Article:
“Before you know it,” turned out to be a bit of an exaggeration.

He arrived on Saturday afternoon, complete with chaperon, meeting me in front of the parking garage behind the hospital.

The area around the hospital was one of those spots in Grand Lake that felt like a big city. The highway that ran through downtown wasn’t far off, and we could hear it. The hospital, a big, block-shaped, brick building, sprawled across the street. The new medical research institute, a long metal and glass building that could have been stolen from the cover of a science fiction novel, stretched as long as the combined hospital and garage.

Alex wore his costume — a white long coat covering gray armor.

Next to him stood a short, completely hairless man with dead white skin. He wore black armor. It shimmered. I didn’t recognize the material.

With the Rocket suit still in need of repair, and the stealth suit’s jacket ruined, I wore the 80′s era Rocket suit. It had been a bit of a departure from most of Grandpa’s designs, but everything worked. The next version of the suit, the one he’d designed for me, had been a return to basics.

I landed on the sidewalk with a thump. The 80′s suit was heavier than the current version.

Alex looked me over. “That’s a blast from the past.”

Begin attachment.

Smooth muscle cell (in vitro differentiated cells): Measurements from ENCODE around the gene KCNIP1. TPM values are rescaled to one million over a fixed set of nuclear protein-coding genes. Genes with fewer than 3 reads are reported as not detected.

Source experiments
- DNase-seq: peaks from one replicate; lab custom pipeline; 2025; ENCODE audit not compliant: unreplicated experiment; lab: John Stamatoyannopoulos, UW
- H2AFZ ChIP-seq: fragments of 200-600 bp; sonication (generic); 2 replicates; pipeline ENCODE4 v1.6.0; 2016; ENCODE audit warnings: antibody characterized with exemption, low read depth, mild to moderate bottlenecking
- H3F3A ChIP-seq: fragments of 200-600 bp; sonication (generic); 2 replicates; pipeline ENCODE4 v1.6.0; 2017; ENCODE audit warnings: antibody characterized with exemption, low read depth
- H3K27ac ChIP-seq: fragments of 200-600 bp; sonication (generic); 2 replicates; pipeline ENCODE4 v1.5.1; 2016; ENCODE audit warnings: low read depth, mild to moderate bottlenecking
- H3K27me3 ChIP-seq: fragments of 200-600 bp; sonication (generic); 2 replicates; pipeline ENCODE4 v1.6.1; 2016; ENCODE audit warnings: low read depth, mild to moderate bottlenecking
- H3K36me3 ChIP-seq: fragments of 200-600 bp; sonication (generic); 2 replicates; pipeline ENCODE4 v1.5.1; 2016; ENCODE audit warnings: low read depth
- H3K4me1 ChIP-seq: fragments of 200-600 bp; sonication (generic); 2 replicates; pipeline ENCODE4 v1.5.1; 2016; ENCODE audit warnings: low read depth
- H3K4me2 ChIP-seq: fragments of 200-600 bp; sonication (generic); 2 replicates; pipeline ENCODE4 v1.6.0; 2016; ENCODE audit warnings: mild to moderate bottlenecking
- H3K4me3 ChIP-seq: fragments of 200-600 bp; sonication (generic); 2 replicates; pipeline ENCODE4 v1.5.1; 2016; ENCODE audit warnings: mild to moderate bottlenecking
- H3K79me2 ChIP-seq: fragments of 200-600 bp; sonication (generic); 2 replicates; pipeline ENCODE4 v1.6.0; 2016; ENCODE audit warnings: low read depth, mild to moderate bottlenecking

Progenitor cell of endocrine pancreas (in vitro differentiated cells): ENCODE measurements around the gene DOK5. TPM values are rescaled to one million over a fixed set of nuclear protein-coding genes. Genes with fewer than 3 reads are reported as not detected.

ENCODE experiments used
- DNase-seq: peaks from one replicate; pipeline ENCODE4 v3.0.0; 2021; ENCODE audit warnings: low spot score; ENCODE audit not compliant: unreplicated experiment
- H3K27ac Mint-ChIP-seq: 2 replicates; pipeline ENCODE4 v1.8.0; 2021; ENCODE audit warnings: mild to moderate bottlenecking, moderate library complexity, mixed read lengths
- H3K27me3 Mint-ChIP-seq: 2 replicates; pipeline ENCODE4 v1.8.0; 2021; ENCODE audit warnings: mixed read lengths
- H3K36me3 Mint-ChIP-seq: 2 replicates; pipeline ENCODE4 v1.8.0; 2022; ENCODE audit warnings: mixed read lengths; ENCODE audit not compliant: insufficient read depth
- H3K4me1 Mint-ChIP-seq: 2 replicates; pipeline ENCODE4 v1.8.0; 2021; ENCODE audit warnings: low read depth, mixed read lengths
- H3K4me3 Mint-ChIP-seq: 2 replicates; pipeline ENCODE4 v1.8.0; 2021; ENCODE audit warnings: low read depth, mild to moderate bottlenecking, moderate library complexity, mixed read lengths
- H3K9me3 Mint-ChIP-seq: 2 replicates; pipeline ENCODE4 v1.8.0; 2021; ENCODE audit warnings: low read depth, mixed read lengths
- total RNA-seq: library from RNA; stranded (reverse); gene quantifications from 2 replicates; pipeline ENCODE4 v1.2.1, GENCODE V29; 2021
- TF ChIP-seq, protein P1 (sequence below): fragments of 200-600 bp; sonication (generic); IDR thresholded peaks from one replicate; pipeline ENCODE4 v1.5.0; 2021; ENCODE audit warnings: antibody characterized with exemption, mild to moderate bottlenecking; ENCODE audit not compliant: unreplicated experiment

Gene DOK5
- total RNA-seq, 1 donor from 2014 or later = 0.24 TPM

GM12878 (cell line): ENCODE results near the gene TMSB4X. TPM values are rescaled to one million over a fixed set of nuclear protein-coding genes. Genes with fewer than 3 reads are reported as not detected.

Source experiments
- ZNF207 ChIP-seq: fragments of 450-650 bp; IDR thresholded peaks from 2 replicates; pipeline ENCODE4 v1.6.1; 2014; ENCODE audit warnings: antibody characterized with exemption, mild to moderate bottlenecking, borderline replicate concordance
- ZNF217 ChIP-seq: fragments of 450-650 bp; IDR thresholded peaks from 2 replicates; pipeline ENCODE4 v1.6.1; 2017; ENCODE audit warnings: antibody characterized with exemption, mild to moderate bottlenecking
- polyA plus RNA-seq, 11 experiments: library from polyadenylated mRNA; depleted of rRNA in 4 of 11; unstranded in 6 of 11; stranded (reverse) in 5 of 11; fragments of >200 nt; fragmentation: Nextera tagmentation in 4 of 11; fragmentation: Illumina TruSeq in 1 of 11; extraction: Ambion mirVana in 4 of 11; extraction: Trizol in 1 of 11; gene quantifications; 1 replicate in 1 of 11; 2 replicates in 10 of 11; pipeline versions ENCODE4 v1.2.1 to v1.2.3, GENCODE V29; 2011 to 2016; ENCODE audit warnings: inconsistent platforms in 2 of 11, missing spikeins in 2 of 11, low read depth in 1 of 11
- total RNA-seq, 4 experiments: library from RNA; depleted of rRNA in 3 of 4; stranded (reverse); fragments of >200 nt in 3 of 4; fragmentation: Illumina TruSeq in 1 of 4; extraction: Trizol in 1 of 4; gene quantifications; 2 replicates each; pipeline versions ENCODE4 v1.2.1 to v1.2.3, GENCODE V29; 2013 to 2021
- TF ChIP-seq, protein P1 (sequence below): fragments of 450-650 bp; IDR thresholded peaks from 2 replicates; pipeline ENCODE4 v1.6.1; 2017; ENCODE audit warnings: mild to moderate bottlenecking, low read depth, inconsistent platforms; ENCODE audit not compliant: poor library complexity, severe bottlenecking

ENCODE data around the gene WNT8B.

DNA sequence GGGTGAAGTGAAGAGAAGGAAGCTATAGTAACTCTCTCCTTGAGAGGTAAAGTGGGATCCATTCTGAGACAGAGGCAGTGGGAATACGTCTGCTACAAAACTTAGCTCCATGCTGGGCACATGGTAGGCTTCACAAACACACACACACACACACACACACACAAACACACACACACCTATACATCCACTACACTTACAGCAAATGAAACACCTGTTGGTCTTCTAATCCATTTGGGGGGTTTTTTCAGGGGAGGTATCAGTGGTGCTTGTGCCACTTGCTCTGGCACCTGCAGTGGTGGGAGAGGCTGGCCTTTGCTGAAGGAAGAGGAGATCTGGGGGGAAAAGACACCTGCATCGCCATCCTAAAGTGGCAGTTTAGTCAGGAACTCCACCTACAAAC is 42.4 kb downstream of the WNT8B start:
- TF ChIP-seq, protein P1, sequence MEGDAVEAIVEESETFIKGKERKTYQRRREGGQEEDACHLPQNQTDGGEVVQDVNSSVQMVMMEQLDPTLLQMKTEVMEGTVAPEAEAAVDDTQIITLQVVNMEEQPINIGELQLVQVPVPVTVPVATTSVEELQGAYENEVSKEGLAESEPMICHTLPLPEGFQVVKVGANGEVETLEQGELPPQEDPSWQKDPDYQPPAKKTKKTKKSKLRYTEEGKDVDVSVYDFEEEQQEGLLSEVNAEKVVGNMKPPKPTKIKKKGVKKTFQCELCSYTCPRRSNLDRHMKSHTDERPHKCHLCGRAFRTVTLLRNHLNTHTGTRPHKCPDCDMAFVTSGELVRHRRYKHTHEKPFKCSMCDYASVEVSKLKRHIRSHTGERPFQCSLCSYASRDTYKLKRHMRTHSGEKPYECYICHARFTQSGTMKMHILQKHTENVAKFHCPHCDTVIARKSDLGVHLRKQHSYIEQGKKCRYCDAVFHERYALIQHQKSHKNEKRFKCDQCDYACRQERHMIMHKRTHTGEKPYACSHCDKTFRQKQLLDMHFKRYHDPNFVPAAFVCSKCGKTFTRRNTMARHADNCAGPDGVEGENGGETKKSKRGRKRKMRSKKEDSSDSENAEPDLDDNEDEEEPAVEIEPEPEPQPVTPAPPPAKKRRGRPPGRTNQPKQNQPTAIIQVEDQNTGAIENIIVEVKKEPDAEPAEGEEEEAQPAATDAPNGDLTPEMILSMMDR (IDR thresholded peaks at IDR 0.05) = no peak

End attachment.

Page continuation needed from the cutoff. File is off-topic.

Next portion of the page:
“I know. I’m repairing the regular Rocket suit.”

“How many do you have?”

“That’s hard to say. Some of them share parts. I’ve got four or five that I could use without installing anything, but some were made for very specialized situations, and a couple of them are really old.”

“Older than that one? Not that I’m complaining. It’s the badass Rocket suit, right?”

I hadn’t thought of it in exactly that way.

“Hey,” he continued, “let’s go in and get this done.”

As we crossed the street, I turned toward the hairless guy, and said, “Hi.”

He nodded, but didn’t say anything.

“Straka doesn’t talk much,” Alex said. “Don’t worry about it.”

Last time I’d been near the hospital in costume, it had been at night, and I’d been on the roof. This time I went through a public entrance with Alex during the day.